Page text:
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While New York and Vermont are not exactly similar, a town in both states bears a similar name. The name of these two towns is Woodstock. When the name “Woodstock” is mentioned, many travelers scratch their heads, wondering which of the two is exactly meant. And while other travelers know for a fact that there are two towns that go by the same name, they can be hard-pressed to pinpoint the difference between the twin towns with respect to how they look or any distinctive character they exude.


In this article, we pull the curtain aside—to reveal the differing looks of these two towns. We’re going to see whether they are two sides of the same coin or two sides of different coins. Let’s dive in.

Here’s What To Know About Woodstock, Vermont

Woodstock, Vermont, has long been noted for its extraordinary elegance, bucolic look, and princely ambiance. That’s the reason many of the state’s wealthiest call it home. When properly examined, Woodstock, Vermont, is a resort village with an upscale look—exuding class, grace, and finesse.

The village scenes are time-frozen as if revealing glimpses of halcyon days. When we come to it, it’s no exaggeration that only a few New England villages come close to Woodstock for its idyllic look. If these descriptions seem peppered or a little hyped up, the words of Senator Jacob Collamer, a one-time confidant of President Lincoln—should dispel any lingering doubts. Here’s what he said of Woodstock, Vermont: "The good people of Woodstock have less incentive than others to yearn for heaven." Well, the reason should be obvious. They were already in heaven.

Yet Woodstock Vermont isn’t just about its heavenly look. It’s rich in history and boasts several historical sites and museums. The town itself is aged. It was chartered in 1761, more than a decade before Jefferson’s Declaration of Independence. For history buffs, Woodstock, Vermont, is home to the very first ski tow in the United States that went into operation in 1934. In January of that memorable year on the pasture hill of a farm owned by a man called Clinton Gilbert, an endless-rope tow, powered by a Model “T” Ford engine, hauled skiers uphill for the very first time. This occurrence would eventually usher in a new dawn in winter sports.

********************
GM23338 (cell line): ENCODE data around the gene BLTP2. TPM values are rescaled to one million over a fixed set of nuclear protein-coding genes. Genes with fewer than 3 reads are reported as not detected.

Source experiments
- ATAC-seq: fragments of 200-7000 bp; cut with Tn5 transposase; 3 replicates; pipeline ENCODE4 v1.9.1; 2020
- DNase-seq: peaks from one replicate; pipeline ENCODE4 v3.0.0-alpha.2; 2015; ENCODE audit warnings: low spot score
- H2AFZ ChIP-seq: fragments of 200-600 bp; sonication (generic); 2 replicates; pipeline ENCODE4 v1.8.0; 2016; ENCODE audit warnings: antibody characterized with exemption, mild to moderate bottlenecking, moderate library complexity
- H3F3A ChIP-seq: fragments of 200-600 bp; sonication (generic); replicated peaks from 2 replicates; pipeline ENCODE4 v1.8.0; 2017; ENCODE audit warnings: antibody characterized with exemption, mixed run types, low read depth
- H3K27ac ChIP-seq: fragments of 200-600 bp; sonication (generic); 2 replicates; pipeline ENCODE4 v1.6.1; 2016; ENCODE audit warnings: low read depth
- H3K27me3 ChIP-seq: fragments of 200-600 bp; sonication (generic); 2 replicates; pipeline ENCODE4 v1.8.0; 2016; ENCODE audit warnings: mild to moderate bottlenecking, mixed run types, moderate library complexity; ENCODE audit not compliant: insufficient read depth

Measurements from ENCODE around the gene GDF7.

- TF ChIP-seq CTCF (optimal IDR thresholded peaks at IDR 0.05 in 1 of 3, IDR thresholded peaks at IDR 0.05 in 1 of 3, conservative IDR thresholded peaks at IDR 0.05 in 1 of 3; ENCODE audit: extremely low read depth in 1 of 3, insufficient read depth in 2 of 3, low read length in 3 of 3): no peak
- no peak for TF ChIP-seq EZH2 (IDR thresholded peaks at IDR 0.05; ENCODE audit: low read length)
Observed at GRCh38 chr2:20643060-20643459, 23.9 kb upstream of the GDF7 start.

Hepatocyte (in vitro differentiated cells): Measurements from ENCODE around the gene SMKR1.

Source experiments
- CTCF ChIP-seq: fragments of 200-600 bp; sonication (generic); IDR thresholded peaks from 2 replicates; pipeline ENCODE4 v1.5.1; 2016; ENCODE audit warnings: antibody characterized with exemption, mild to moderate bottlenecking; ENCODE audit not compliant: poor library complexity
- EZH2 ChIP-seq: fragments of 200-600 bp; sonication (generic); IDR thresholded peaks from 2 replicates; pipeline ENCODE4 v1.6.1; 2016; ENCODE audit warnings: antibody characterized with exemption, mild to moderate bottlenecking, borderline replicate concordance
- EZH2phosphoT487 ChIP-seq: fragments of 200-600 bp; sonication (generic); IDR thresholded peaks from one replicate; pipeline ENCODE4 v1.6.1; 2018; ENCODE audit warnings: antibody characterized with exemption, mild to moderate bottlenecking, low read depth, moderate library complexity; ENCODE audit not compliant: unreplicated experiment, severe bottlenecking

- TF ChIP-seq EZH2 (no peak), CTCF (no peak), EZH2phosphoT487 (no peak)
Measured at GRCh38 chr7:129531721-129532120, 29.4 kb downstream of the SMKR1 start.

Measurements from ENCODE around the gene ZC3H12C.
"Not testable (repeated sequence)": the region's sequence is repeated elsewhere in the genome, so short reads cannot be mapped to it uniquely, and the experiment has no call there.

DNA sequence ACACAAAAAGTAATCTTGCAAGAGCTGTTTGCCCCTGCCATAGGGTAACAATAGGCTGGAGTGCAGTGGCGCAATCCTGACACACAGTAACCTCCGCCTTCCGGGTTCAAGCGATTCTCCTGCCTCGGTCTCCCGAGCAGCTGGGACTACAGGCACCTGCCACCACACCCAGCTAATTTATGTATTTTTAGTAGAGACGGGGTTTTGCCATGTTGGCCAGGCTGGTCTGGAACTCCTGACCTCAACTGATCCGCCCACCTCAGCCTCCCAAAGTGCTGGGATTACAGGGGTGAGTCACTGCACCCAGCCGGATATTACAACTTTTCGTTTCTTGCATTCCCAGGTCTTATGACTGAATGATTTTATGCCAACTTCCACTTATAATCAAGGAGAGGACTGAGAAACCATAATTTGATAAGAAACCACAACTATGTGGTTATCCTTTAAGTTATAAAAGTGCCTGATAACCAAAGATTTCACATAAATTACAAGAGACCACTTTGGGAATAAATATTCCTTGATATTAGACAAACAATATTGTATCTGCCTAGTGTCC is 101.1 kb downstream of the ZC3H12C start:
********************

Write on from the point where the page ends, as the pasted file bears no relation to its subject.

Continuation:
For other historical sites, a drive on the town’s peaceful backroads will reveal a quiet, historic piece of Woodstock culture dotted with such consequential edifices as the Calvin Coolidge Memorial Homestead and the Old Constitution House. And while Woodstock, Vermont has many museums, according to Tripadvisor, the award-winning Billings Farm & Museum is ranked first by travelers.

Related: Why You Should Opt For A Small Town Getaway Right Now, Over Anywhere Else.

Here’s What To Know About Woodstock, New York

Many relate Woodstock, New York, to the 1969 world-famous music festival that also bore the same name. However, the truth is that the music festival was actually held in a different town in another county, even if such legends as Bob Dyland did the planning work in Woodstock, New York. Still, that alone doesn’t rob Woodstock New York of its shine or sheen. For starters, Woodstock, New York, is one of eight unique hidden gems to see in upstate New York. And again, the fact that Woodstock, New York is set in the stunning backdrop of the Catskills tells something about its breathtaking beauty. Just like its Vermont counterpart, there’s no denying that this New York town is elegant, charming, and picturesque.

However, even if Woodstock New York is charming and elegant, it’s charm and elegance are of a slightly different tone and texture. While we would not deny that it’s quaint and laid-back, this town has a hippie vibe that’s more pronounced than its Vermont counterpart. Maybe the roots of this hippie vibe can be traced to the 1969 music festival. But that can’t be true since the area’s music actually predates 1969. Whatever the cause, this charming small town has a vibe and rhythm that’s discernibly hippie—even if not that loud.

Related: 10 Small Towns In America That Should Be On Your Travel Bucket List.

Today, this charming town showcases its art personality through the presence of several art galleries (especially on Tinker Street), the Woodstock Artists Association and Museum, and the Woodstock Byrdcliffe Guild—where visitors can take art classes as well. And while both these towns are small, Woodstock, Vermont, has less than half the population of Woodstock, New York. Also, while New York’s Woodstock still looks classy, it doesn’t come close to the upscale look of her Vermont namesake.

Here's the parting shot. While both these two towns are charming and scenic through and through—their charm, rhythm, and vibe—are discernibly different.